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State v. Kennedy

Court of Appeals of Maryland
Oct 9, 1990
580 A.2d 193 (Md. 1990)


No. 85, September Term, 1989.

October 9, 1990.

Appeal from the Circuit Court, Carroll County.

Diane E. Keller, Asst. Atty. Gen. (J. Joseph Curran, Jr., Atty. Gen., both on brief), Baltimore, for petitioner.

Jose Felipe Anderson, Asst. Public Defender (Alan H. Murrell, Public Defender, on brief), Baltimore, for respondent.

Argued before ELDRIDGE, COLE, RODOWSKY, McAULIFFE, ADKINS, CHASANOW and CHARLES E. ORTH, Jr., Judge of the Court of Appeals of Maryland (retired, Specially Assigned), JJ.

Adkins, J., now retired, participated in the hearing and conference of this case while an active member of this Court; after being recalled pursuant to the Constitution, Article IV, Section 3A, he also participated in the decision and adoption of this opinion.

In this case we must determine whether the Circuit Court for Carroll County erred in granting Petitioner probation before judgment pursuant to Maryland Code (1957, 1987 Repl. Vol., 1989 Cum. Supp.), Article 27, § 641 rather than imposing extra jail time when he had been found guilty of escape under Maryland Code (1957, 1987 Repl. Vol., 1989 Cum. Supp.), Art. 27, § 139.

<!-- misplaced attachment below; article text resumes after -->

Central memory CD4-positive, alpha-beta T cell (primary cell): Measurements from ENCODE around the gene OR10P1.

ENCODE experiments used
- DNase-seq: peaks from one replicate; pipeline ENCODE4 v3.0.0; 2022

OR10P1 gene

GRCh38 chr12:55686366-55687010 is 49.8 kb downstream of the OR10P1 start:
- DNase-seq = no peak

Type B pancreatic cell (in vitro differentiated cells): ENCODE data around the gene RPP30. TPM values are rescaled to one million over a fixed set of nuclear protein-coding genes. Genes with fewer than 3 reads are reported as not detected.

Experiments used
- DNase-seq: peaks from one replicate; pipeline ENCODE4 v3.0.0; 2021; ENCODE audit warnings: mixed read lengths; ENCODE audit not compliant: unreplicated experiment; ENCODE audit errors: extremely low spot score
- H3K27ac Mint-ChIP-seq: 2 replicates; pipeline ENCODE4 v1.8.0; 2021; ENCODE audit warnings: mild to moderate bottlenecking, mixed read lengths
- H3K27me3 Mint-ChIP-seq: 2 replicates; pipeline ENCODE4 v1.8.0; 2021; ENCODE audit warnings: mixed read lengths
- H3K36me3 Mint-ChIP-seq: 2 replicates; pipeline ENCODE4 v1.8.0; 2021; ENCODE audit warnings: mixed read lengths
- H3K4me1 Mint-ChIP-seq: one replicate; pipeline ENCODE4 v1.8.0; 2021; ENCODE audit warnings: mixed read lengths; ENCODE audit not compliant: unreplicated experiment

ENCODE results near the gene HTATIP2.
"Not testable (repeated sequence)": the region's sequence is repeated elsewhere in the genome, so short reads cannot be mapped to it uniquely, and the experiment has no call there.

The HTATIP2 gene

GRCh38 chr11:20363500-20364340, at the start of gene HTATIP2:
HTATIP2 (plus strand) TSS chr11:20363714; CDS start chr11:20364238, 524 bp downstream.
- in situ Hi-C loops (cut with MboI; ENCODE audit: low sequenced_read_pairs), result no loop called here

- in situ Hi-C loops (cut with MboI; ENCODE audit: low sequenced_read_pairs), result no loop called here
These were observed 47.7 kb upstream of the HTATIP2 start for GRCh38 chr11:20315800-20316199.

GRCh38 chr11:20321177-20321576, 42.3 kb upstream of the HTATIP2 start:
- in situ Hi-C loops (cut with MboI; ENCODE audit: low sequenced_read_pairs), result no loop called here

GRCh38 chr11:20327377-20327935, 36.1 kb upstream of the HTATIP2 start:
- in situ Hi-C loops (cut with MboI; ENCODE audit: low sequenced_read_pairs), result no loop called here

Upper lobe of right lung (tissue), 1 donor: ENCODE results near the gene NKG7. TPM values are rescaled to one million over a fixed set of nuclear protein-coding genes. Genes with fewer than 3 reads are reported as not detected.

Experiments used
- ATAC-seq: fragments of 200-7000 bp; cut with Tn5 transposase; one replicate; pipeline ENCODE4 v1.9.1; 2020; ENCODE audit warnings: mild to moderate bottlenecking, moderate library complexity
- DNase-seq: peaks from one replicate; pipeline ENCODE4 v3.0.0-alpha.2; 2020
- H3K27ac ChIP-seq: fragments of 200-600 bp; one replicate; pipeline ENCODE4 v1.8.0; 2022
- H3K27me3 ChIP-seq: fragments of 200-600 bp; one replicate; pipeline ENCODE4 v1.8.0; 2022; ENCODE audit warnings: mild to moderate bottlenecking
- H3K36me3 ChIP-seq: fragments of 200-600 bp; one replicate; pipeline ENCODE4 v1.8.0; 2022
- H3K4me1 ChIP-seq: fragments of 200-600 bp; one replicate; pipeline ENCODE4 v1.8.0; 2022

Petitioner, John Kevin Kennedy, was found guilty of escape from the Carroll County Detention Center. He had been serving an 18 month sentence in the work release program as a result of a conviction for driving while intoxicated. He failed to return to the detention center after work, and he was charged with and convicted of escape under Art. 27, § 139, which states in pertinent part:

If any individual who is legally detained in the State penitentiary or a jail, house of correction, reformatory, station house, or other place of confinement in this State or who is committed to the Alcohol and Drug Abuse Administration for examination or inpatient treatment escapes, the individual is guilty of a felony and on conviction by the circuit court for the county in which the escape takes place, is subject to confinement in the State penitentiary or a jail or house of correction for an additional period not exceeding 10 years. The sentence imposed under this subsection shall be consecutive to any sentence which was being served at the time of the escape, or any sentence which had been imposed but was not yet being served at the time of sentencing on the escape. A sentence imposed under this subsection may not be suspended.

Kennedy's counsel sought a lenient sentence, maintaining that Kennedy's escape was the result of his concern for his young daughter who was seriously ill and required surgery.

The trial judge deferred entry of judgment and placed Kennedy on five years supervised probation before judgment pursuant to Art. 27, § 641(a) which provides in part: